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Better laws needed to deal with identity theft

KUALA LUMPUR, 21 Nov 2008: The existing laws in Malaysia are inadequate to protect internet users from identity theft, computer crime experts said.

According to intellectual property lawyer Deepak Pillai, “Malaysia’s legal position does not address online identity theft directly”.

He said the long delayed Data Protection Bill is badly needed to strengthen the existing laws, namely the Computer Crimes Act 1997 and the Penal Code, in curbing identity theft activities in Malaysia.

Deepak was speaking during a forum on Identity theft in cyberspace hosted by the Information Technology Law Committee of KL Bar yesterday.

“The Data Protection Bill, which has been on the cards since 1999, should (when passed) be adequate as a safeguard as it deals directly with identity theft offences,” he said.

He also said another positive move in curbing the problem would be to get the Anti-Spam Act passed. He said it would act as an additional safety net to contain identity theft activities in Malaysia.

The Anti-Spam Act would regulate interstate commerce by imposing limitations and penalties on the transmission of unsolicited e-mails via the internet.

Deepak said the UNISYS Security Index 2007 shows that Asian countries have the highest level of security fears in the world. This, he said, is due to the lack of data protection laws and the rising rate of identity theft crimes in the region.

The index measures consumer confidence in relation to key areas of security. The country report for Malaysia reveals that 78% of Malaysians are very or extremely concerned about unauthorised access to their personal information.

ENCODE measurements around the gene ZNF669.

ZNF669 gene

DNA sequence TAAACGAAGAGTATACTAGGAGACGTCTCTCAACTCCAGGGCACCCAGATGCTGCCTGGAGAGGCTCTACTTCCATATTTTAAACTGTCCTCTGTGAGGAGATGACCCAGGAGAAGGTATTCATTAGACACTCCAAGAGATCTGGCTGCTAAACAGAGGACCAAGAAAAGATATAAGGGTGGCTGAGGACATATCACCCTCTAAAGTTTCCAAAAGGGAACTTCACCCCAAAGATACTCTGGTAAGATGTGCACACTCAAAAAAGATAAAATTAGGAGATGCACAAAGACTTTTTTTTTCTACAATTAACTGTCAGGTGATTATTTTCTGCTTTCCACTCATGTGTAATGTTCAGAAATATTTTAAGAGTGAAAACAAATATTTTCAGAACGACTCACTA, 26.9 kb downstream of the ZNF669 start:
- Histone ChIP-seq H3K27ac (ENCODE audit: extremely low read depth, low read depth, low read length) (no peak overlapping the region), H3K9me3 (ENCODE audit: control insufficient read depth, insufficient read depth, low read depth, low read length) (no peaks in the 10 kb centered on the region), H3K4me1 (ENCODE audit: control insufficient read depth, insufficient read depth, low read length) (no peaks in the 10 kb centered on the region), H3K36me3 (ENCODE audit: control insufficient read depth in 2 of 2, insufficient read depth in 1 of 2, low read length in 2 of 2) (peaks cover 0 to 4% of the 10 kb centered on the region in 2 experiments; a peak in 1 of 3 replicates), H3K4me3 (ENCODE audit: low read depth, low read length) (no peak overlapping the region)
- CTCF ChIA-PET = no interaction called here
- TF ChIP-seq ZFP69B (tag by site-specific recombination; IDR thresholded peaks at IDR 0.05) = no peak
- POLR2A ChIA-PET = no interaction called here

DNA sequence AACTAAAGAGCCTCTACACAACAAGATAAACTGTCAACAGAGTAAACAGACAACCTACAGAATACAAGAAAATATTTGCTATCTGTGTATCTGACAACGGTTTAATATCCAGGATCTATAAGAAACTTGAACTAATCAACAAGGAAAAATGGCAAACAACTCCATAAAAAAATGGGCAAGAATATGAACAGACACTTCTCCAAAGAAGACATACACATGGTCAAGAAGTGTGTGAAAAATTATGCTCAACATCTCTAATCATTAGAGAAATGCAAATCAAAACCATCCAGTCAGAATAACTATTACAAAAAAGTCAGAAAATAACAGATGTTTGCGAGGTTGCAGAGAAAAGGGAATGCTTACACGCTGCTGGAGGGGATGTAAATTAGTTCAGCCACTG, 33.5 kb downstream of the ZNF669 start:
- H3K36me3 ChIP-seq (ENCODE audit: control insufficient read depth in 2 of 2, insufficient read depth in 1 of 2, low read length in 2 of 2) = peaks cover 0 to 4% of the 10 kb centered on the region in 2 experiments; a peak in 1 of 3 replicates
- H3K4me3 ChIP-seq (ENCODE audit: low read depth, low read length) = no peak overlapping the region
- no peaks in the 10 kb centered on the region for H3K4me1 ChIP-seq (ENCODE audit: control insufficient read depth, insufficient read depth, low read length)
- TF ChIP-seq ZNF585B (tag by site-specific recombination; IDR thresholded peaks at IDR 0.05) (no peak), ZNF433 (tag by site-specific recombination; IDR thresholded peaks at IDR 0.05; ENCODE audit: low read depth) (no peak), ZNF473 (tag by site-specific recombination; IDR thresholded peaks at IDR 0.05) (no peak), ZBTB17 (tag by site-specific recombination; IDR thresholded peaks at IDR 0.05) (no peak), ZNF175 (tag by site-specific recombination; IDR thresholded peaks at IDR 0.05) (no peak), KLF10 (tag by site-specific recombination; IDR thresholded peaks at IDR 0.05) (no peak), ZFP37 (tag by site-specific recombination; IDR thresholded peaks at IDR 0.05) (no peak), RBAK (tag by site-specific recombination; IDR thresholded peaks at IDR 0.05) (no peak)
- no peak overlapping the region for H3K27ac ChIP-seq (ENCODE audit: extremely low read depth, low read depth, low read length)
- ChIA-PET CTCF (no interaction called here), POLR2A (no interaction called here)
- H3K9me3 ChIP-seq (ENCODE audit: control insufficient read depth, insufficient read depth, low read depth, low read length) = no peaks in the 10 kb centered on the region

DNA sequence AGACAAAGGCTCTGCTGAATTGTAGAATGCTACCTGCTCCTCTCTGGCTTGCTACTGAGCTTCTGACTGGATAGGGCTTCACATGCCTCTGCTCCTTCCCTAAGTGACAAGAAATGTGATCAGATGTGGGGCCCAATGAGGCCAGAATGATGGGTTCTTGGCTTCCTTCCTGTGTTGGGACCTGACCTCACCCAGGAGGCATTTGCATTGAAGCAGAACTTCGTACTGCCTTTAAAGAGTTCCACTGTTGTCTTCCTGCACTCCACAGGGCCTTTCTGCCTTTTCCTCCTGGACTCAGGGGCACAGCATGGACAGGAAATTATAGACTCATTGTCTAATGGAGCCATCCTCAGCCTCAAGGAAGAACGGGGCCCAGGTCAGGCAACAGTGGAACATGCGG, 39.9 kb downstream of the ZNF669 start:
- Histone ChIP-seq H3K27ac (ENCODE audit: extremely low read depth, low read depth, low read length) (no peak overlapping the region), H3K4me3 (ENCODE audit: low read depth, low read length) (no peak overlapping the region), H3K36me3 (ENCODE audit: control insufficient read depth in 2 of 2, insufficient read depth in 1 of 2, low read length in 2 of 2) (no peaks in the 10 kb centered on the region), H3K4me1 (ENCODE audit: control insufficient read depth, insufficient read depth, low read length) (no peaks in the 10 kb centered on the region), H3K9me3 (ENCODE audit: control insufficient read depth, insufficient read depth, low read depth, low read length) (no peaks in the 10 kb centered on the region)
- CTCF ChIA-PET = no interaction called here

Another speaker, Shamsul Jafni Shafie, who is a former director of the Security, Trust and Governance Department of the Malaysian Communication and Multimedia Commission (MCMC), said identity theft and internet fraud in Malaysia is growing.

Statistics from a Cyber Security Malaysia research show that 1,043 incidents involving intrusions, frauds, hack threats and malicious code contents for the year 2007.

In revealing this, Shamsul said the problem is compounded by the authorities’ reluctance to act.

“In many cases, the amount lost is usually reimbursed by the banks (in the case of credit card or ATM fraud), so authorities are reluctant to spend time and money to pin down the culprits,” said Shamsul.

Professor of Law from Universiti Malaya, Prof Abu Bakar Munir, who was another speaker at the forum, said that the total loss resulting from identity theft crimes globally has exceeded US$1 billion a year.

Some of the common ways identity theft is perpetrated is via phishing, and through information retrieved from online social networking sites such as Facebook, Friendster and MySpace.

Deepak, in his presentation, also warned about the growing menace of SMiShing, which uses Short Message Service (SMS) technology to con mobile phone users into revealing their financial data.


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